Author Heather Smith Thomas continues her remembrance of Chance, a horse with a heart of gold ... and a fondness for nachos.
Chance was a mellow, respectful horse that would never hurt anyone, but his appearance could be deceiving if you didn’t know him. He often looked grumpy and went around with his ears back. “We called him the Marshmallow because even though he’d give you a nasty face and pin his ears back like he wanted to bite you, he never did. It was all bluff because he was just a big softy. If you didn’t know him, however, it would be very intimidating,” Heather says.
Another interesting thing about Chance was his love of any kind of “people food.” “He’d eat whatever we were eating, or anything a person offered him as food, and was very trusting,” says Heather. “Nick would tease him by picking up a handful of rocks just to see if he’d try to eat them. Dad was riding him one spring and eating a chicken sandwich when he stopped for lunch. Chance was interested in it, so Dad just fed him the rest of the sandwich! He was a carnivorous horse!”
Another time at the Fairgrounds during a horse show, Heather, her mom, and Chance were waiting for the next class. “A little girl with a plate full of warm nachos walked in front of us, and Chance thought the food was for him. He just stuck his nose into her plate. The poor little girl was scared to death; she just dropped her plate and ran. Chance looked at her as she ran away, as if to say, ‘Wow. That’s strange!’ and then he just put his head down and started eating the nachos. Mom and I took the plate away from him — the nacho cheese was getting all over his pretty, white nose and he was about to go into the show ring,” recalls Heather.
Chance’s versatility was phenomenal. It amused Michael to take an Arab to a very pro-Quarter Horse show and see young Heather win every class she entered with him. “Chance was very smart and very level headed, and always calm and laid back. He had the endurance of an Arab, and could go all day, all summer long, and never get tired, but was as mellow as any good kid horse,” he remembers.
During their 4-H years, Heather and Chance did a lot of learning together. “He was always really good at figuring out how much I was ready for. He could be just as mellow and slow as needed, but when I was ready for more advanced things, he would readily take me to the next level. When we started the rodeo events, we did it slowly—taking it careful. But as I got more confident he started putting in more speed. By the time we were competing in a lot of rodeo events and I entered the Rodeo Princess contest, we could do about anything. Even when we were doing wild, crazy things, I knew he’d take good care of me. He could practically read my mind,” says Heather.
“He was my good old boy. We did a lot of cattle work and range riding together.”
“Chance and I did a little bit of jackpot rodeo but we were never very good at it. Nick and Molly were a lot more successful. It wasn’t that they were that much faster than us, but Nick was in a lower age group and the competition wasn’t as keen. They’d rack up the money, whereas Chance and I didn’t win much money; we just had a lot of fun,” says Heather.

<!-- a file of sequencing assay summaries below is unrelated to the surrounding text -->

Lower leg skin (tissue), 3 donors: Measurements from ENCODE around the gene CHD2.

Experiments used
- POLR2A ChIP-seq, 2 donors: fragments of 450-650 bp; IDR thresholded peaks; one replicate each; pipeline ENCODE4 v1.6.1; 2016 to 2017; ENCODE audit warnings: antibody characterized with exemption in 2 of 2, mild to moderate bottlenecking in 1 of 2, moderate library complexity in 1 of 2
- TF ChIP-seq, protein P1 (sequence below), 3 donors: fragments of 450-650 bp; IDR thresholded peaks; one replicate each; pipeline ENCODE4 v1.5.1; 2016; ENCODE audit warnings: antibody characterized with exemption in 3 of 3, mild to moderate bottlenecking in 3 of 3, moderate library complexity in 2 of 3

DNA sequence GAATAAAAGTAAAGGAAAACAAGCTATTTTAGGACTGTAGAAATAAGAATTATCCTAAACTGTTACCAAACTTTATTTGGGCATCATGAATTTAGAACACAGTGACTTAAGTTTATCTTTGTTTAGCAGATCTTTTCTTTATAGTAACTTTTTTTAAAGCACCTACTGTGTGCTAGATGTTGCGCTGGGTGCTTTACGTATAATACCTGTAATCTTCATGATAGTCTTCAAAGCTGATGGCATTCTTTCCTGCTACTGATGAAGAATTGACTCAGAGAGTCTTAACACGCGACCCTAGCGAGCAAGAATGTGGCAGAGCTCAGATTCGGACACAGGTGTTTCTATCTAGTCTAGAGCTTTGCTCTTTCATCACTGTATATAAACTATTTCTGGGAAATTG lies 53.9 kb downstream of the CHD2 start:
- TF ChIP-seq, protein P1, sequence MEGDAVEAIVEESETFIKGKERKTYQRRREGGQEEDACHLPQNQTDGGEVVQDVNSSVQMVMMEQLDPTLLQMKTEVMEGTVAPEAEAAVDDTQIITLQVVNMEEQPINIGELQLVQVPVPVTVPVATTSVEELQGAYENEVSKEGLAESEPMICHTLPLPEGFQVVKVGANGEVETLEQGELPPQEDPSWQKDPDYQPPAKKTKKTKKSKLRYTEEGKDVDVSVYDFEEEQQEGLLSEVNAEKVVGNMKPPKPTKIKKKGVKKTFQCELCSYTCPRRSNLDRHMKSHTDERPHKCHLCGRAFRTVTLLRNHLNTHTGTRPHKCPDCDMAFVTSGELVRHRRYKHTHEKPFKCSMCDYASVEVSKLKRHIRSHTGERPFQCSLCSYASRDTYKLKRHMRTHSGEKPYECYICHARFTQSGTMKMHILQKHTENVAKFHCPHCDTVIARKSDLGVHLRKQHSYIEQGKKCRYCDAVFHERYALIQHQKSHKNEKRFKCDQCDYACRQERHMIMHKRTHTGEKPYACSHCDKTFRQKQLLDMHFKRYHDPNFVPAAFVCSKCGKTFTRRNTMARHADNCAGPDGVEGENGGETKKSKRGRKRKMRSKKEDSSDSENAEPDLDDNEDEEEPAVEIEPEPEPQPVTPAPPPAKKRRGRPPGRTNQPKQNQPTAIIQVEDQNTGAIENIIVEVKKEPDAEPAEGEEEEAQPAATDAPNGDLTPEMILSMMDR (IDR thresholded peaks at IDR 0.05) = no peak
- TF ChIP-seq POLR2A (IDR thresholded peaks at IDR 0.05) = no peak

“When I started doing the rodeo competition he didn’t know what to do and didn’t really like it. I don’t think he’d ever done anything that required much speed. Once he figured out that he was supposed to open up and run fast, he started liking it better.”
The very last night that they were running the barrels, Chance surprised everyone with an exceptionally fast run. “In the open horse show they go through all the various events, and at the end of the show they have the barrels and poles. For some reason everything was running late and we ended up in the dark. They had the big floodlights on in the arena. Chance and I were at the rail, watching all the other girls do the barrel races,” recalls Heather.
“He was very intently watching them. When it came time for us to run, he did his best performance. Usually he was very laid back, sauntering into the arena, and then we’d go. I’d ask him to go, and he’d run. But that night, after watching the other horses run, he was feeling frisky. As soon as I got him to the gate he started bouncing up and down, wanting to run. He was completely out of character. I let him go and he ran—the fastest time he’d ever run the pattern, by one whole second! We actually got third place in the barrel racing for that show, and it was totally amazing, for him. He put a lot more into it than usual. I don’t know whether it was the lights, or watching the other horses, but he figured it out. He did really well for a 23-year-old Arab that had never been trained to run the barrels!”
It might have been something about the dark, because over the years his riders discovered that Chance was very sure-footed in the dark. “In the daylight, Chance would trip over sagebrush, and stumble in holes and bad footing. He could be a little lazy about picking up his feet, sometimes to the point that the rider might be afraid he’d fall down (which he never did). At night, however, he never tripped. I don’t know whether it was because he could see better, or if he was more careful because he didn’t want to fall down in the dark,” says Heather.
The whole family rode him at various times.
I rode him only once, when Michael and Carolyn had to trailer their horses to go round up an orphan calf at one of their leased places. We had to find the calf and bring him with some cows through the brush and ditches to get to the corral, and Chance did an excellent job for me on that roundup.